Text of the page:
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Selje kommune
View of the island of Barmen in Selje
View of the island of Barmen in Selje
Coat of arms of Selje kommune
Coat of arms
Official logo of Selje kommune
Sogn og Fjordane within
Selje within Sogn og Fjordane
Selje within Sogn og Fjordane
Coordinates: 62°08′14″N 05°13′23″E / 62.13722°N 5.22306°E / 62.13722; 5.22306Coordinates: 62°08′14″N 05°13′23″E / 62.13722°N 5.22306°E / 62.13722; 5.22306
Country Norway
County Sogn og Fjordane
District Nordfjord
Administrative centre Selje
 • Mayor (2015) Stein Robert Osdal (KrF)
 • Total 226.12 km2 (87.31 sq mi)
 • Land 219.88 km2 (84.90 sq mi)
 • Water 6.24 km2 (2.41 sq mi)
Area rank 318 in Norway
Population (2017)
 • Total 2,791
 • Rank 282 in Norway
 • Density 12.7/km2 (33/sq mi)
 • Change (10 years) -4.1 %
Demonym(s) Seljeværing[1]
Time zone CET (UTC+1)
 • Summer (DST) CEST (UTC+2)
ISO 3166 code NO-1441
Official language form Nynorsk
Data from Statistics Norway

Selje is a municipality in the county of Sogn og Fjordane, Norway. It is located in the traditional district of Nordfjord. The village of Selje is the administrative center of Selje municipality.

Selje is located at the northwesternmost part of Sogn og Fjordane county. Most of the municipality is located on and around the Stadlandet peninsula as well as some small surrounding islands such as Selja and Barmøya. The Stad Ship Tunnel is a proposed tunnel/canal through a small isthmus connecting the Moldefjorden to the Vanylvsfjorden, and it would prevent the need for boats to travel around the Stad peninsula—a particularly dangerous sea route.

Selje was one of the first three Episcopal sees in Norway (Oslo, Nidaros, and Selje). After the diocese was moved to Bergen, monks took over the church in Selje, which was later destroyed by pirates in 1536. The municipality of Selje is also home to the Selje Abbey, a former Benedictine monastery located on the island of Selja. There are ruins of the abbey and church can still be seen on the island.[2]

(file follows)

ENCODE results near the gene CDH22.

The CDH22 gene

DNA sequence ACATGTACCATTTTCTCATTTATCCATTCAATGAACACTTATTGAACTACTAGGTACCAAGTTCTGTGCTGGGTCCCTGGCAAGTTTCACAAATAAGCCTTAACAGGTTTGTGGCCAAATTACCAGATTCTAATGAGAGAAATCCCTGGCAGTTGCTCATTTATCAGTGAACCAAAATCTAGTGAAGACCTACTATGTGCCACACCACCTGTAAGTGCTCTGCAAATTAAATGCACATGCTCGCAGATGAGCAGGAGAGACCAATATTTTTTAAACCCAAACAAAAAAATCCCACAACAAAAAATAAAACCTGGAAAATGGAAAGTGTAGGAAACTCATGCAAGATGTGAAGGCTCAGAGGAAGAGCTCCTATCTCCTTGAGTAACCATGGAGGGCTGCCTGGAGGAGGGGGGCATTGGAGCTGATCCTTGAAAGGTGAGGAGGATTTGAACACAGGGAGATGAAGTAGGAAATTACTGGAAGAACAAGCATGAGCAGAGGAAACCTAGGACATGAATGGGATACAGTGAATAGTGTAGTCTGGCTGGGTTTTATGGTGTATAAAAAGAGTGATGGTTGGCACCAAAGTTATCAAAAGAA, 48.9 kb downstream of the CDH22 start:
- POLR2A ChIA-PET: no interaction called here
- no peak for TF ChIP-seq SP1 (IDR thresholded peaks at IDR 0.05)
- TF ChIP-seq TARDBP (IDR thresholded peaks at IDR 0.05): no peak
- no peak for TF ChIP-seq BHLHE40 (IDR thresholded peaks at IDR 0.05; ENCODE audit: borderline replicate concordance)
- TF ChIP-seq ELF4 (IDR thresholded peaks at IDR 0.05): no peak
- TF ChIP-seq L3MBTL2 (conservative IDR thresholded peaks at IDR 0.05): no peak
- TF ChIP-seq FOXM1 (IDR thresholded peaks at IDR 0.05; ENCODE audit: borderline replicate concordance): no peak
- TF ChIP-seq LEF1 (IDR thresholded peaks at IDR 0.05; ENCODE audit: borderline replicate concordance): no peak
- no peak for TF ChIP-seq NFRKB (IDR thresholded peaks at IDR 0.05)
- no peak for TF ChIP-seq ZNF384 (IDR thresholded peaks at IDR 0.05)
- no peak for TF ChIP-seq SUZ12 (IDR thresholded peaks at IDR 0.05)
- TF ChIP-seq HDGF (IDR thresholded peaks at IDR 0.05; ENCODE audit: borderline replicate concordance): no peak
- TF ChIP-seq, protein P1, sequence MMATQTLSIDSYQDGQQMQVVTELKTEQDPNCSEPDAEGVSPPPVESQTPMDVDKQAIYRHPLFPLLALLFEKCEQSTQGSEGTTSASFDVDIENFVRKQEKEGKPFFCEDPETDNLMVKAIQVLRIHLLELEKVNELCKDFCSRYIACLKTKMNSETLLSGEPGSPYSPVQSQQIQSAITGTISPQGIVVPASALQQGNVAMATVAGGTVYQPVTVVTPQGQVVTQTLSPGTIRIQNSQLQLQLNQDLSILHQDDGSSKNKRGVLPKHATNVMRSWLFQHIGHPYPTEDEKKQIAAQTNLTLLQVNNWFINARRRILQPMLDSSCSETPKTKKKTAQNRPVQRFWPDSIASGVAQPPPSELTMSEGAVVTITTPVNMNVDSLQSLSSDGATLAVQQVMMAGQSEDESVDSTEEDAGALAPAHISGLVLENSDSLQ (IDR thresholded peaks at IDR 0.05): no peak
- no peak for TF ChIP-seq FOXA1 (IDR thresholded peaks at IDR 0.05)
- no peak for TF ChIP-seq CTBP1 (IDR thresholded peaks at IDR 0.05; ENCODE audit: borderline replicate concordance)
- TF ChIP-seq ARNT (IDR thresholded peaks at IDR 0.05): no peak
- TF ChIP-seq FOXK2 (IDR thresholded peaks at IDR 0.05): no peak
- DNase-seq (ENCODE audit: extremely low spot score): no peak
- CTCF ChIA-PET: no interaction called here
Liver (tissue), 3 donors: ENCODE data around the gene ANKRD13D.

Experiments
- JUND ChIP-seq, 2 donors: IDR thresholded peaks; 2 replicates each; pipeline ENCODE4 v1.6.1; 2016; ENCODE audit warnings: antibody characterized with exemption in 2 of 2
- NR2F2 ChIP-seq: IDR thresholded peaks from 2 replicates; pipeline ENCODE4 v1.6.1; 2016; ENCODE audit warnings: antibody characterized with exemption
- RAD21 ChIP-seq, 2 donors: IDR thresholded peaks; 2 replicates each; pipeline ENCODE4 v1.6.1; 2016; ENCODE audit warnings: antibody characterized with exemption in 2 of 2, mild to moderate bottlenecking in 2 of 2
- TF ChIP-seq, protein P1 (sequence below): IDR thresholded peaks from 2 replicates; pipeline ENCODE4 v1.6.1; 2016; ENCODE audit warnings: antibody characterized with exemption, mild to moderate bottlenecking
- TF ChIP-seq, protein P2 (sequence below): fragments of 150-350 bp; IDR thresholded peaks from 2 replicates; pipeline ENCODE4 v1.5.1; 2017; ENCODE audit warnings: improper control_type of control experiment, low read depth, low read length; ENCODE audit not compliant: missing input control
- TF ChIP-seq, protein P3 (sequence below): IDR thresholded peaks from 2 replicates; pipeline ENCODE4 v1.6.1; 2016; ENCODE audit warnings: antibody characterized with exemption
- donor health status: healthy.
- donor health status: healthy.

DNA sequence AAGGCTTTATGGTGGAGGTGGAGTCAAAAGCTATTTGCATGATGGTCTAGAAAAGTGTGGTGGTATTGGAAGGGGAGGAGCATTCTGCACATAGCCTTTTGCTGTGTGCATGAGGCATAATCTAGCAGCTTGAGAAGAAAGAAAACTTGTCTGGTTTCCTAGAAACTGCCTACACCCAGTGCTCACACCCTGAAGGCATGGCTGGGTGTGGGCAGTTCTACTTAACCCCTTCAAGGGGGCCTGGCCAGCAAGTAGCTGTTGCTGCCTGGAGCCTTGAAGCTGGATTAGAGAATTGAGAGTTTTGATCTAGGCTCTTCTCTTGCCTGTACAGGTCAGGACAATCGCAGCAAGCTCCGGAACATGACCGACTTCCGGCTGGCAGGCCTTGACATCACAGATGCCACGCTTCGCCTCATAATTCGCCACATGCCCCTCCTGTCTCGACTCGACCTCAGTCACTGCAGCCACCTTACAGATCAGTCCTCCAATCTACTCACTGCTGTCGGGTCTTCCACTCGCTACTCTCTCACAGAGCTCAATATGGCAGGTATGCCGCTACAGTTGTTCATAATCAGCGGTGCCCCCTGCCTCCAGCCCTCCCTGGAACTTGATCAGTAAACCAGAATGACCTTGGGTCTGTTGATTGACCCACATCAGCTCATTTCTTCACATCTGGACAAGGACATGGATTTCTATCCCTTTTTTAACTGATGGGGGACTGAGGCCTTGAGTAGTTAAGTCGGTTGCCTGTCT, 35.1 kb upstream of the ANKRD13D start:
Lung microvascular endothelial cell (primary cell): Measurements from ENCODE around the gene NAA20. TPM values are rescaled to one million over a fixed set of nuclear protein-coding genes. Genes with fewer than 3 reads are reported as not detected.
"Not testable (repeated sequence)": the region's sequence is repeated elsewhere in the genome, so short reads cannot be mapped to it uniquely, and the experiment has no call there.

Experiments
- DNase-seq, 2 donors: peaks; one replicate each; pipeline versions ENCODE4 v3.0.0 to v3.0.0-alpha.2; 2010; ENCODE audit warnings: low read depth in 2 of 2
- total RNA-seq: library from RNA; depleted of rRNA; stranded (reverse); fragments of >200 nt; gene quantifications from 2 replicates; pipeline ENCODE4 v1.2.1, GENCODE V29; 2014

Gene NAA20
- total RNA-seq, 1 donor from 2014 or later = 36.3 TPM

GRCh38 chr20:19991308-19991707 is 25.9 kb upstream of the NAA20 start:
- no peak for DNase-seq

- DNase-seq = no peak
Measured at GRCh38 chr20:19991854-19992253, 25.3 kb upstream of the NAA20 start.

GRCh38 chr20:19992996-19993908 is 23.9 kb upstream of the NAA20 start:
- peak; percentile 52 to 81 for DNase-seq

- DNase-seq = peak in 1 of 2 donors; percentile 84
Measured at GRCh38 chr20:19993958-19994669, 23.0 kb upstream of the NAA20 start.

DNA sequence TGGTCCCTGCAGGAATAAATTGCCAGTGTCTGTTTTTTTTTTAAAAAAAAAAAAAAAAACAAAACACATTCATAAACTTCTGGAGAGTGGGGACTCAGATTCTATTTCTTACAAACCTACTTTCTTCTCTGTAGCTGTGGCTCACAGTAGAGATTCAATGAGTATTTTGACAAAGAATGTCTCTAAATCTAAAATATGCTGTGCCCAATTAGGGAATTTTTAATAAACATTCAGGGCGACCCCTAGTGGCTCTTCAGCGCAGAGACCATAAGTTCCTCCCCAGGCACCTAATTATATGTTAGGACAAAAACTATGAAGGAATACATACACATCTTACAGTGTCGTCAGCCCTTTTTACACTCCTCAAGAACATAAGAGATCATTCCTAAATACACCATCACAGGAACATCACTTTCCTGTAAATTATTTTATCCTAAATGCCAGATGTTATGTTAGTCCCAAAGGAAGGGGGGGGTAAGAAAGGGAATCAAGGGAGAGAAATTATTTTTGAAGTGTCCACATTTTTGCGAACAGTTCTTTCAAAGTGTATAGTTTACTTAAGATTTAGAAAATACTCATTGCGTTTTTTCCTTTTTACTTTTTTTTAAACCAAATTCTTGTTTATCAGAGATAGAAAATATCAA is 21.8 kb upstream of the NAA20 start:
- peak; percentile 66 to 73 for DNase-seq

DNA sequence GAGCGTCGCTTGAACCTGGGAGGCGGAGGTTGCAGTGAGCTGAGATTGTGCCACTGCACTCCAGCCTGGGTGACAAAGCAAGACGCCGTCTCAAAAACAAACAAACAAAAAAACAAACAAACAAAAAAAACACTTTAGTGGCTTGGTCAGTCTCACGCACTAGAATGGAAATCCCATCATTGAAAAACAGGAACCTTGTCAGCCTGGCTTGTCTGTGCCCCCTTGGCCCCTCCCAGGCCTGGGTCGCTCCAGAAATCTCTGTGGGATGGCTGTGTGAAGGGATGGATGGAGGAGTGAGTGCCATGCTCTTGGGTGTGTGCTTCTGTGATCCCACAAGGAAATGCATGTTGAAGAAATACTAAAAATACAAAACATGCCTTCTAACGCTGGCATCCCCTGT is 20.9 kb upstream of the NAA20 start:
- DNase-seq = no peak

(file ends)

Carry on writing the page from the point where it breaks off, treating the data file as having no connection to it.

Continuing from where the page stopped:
The 226-square-kilometre (87 sq mi) municipality is the 318th largest by area out of the 426 municipalities in Norway. Selje is the 282nd most populous municipality in Norway with a population of 2,791. The municipality's population density is 12.7 inhabitants per square kilometre (33/sq mi) and its population has decreased by 4.1% over the last decade.[3]

General information[edit]

Some boat-houses at Selje
Ruins of the Selje Abbey on Selja

Selje was established as a municipality on 1 January 1838 (see formannskapsdistrikt). The original municipality was identical to the historic Selje prestegjeld with the sub-parishes (sokn) of Hove and Vågsøy. The municipality originally included all of the Stadlandet peninsula, the island of Vågsøy and the mainland area north of the mouth of the Nordfjorden.

On 1 January 1910, the southwestern district of Vågsøy was separated from Selje to form two new municipalities: Nord-Vågsøy and Sør-Vågsøy. The sub-parish of Hove was renamed Selje at the same time. After the separation, Selje had a population of 3,367 residents.[4]

During the 1960s, there were many municipal mergers across Norway due to the work of the Schei Committee. On 1 January 1964, the municipalities of Nord-Vågsøy and Sør-Vågsøy as well as a small part of southern Selje municipality were merged to form the new Vågsøy Municipality. The parts of Selje involved were the island of Silda, the Hagevik-Osmundsvåg area, and the farms of Sørpollen and Straumen.[5] There were 344 residents in those areas that were moved out of Selje.[4]